PPE Medpro, a provider of medical goods, has paved the way for a high-profile trial after it filed a robust defence in the High Court to a lawsuit from the UK government relating to the alleged breach of contract to supply £122mn of personal protective equipment.
The UK government launched legal proceedings last year against PPE Medpro over an alleged breach of contract relating to gowns delivered under a contract dated June 26 2020. Millions of surgical gowns were ultimately deemed unfit for purpose and were not distributed to the frontline during the Covid-19 pandemic.
The Department of Health and Social Care’s lawsuit, filed in December, alleged that PPE Medpro provided 72 lots of gowns stamped with a CE mark, which verifies that a product has been assessed by an accredited body and is a legal requirement for products that need to be sterile. However, the lawsuit alleges that PPE Medpro did not include a number indicating which body had performed the accreditation.
It also stated that the gowns were single rather than double wrapped, in breach of requirements, and that they “could not be used within the NHS for any purpose”.
On Thursday, PPE Medpro filed its defence and counterclaim in the High Court in London stating that the gowns supplied “were in accordance with the contract” and that there was no clear stipulation that they needed to be double wrapped.
“The defendant performed and executed the Contract as required. All allegations of breach are misconceived and are in any event denied,” PPE Medpro’s defence filed at the High Court claims.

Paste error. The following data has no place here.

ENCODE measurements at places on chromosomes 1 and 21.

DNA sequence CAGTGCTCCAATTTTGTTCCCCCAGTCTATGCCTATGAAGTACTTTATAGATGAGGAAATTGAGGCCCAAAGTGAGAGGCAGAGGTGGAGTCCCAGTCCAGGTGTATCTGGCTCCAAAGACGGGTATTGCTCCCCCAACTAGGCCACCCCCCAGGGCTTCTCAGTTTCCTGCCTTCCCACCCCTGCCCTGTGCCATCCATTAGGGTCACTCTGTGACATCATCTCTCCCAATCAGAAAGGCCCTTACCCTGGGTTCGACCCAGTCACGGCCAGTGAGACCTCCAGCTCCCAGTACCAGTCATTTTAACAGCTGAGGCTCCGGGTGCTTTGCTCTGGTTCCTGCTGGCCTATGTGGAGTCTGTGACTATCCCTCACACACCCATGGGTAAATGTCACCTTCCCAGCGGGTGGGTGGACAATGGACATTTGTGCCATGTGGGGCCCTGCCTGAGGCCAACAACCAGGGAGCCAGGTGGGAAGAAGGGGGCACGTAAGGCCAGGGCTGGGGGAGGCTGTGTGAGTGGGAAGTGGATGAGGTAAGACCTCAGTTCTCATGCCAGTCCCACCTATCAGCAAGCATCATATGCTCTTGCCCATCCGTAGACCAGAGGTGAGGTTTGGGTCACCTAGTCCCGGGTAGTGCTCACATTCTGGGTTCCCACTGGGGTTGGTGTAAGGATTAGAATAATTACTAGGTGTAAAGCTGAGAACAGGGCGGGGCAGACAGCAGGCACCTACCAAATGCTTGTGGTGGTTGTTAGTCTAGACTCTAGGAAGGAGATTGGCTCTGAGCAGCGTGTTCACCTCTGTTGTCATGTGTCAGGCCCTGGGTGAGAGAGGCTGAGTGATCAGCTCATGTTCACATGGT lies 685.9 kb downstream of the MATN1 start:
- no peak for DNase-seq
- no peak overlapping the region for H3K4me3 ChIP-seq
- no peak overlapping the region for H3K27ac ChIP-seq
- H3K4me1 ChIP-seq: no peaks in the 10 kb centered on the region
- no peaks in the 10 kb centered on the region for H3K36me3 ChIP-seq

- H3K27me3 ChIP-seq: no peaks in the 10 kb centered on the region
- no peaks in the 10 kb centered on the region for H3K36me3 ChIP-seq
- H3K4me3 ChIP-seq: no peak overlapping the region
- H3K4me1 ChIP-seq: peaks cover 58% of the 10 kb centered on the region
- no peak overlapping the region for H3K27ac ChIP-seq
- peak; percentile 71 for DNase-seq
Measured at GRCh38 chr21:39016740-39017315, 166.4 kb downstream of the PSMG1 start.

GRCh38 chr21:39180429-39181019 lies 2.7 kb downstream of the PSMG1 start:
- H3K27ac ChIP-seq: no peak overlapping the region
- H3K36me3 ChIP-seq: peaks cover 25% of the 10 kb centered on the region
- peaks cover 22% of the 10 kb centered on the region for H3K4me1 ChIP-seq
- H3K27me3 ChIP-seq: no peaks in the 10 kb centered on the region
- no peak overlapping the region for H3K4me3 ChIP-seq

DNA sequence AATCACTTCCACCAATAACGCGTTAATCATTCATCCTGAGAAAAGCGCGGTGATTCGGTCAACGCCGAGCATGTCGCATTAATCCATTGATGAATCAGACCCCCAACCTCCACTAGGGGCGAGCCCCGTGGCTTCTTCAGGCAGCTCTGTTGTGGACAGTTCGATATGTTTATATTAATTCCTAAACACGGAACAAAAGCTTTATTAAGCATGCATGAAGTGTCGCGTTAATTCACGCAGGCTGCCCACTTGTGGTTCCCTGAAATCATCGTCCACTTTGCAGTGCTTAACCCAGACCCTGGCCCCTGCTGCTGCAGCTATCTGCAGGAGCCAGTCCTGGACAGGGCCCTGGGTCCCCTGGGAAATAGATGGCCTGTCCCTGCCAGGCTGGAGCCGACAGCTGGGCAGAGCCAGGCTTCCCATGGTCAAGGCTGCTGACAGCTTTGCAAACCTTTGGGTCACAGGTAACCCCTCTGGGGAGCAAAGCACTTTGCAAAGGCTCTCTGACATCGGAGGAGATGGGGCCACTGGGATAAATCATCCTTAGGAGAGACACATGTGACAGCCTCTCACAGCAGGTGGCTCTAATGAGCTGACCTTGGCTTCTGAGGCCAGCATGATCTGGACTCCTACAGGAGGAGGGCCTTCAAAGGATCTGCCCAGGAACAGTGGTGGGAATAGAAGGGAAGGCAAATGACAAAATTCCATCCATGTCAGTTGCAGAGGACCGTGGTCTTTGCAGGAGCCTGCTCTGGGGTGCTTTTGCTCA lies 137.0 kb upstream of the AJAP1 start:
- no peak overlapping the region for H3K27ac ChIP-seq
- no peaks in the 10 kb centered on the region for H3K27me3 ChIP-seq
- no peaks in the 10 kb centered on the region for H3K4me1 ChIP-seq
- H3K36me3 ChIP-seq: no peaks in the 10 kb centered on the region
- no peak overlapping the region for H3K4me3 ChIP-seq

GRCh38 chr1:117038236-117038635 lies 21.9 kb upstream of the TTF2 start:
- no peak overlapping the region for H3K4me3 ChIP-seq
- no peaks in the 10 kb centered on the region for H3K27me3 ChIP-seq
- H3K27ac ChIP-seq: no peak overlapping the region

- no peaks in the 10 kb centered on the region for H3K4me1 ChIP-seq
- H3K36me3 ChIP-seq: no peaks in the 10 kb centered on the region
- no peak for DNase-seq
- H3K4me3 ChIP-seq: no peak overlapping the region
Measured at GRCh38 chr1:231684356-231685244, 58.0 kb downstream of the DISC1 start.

“The said gowns complied in all respects with the Contract, specifically they were sterilised and compliant,” it said. “It is denied that the said gowns were not sterile when delivered.”
According to the UK government’s lawsuit, PPE Medpro provided a safety report from an accreditation company called Intertek, which the firm denied having issued.
PPE Medpro’s counterclaim conceded that it had incorrectly sent a draft document but alleged that it later sent a valid, certified report from Intertek. It also noted that the government does not allege in its claim “that any of the documentation produced by the defendant or on its behalf in relation to the contract was anything other than authentic”.
PPE Medpro also claims in its defence papers that there had been a “relaxation of the CE certification / accreditation rules which would ‘normally’ — absent the catastrophe of the Covid-19 pandemic — have applied”.
The government is seeking repayment of £122mn for the gowns, along with £11.6mn for costs incurred as part of the case.
PPE Medpro has been embroiled in an enduring scandal after reports that lingerie entrepreneur and Tory party peer Baroness Michelle Mone lobbied ministers using their personal email addresses to secure lucrative government contracts for the company linked to her husband.
Late last year, The Guardian and the Financial Times reported on bank documents that outlined how at least £65mn in profits from the company were sent to accounts that benefited Mone or her husband, Douglas Barrowman. Both Mone and Barrowman have previously denied any involvement with PPE Medpro.
The UK government has come under heavy criticism for awarding more than £13bn of contracts related to PPE procurement during the pandemic, with PPE Medpro one of the groups at the centre of the controversy.
Last year in a separate legal case, the High Court found that the UK government had acted unlawfully in operating a special VIP lane for potential suppliers of personal protective equipment that had links with politicians or government officials.
PPE Medpro said in a statement: “DHSC’s complaints have been contrived after the event, and are hollow. We produced all certifications for sterility when delivering the batches of gowns, showing a validated process for attaining the required level of sterility.”
It added: “We stand behind the quality of our gowns and our solutions. We are confident that our legal defence will demonstrate that the allegations made by DHSC are unfounded.”
DHSC did not immediately respond to a request for comment.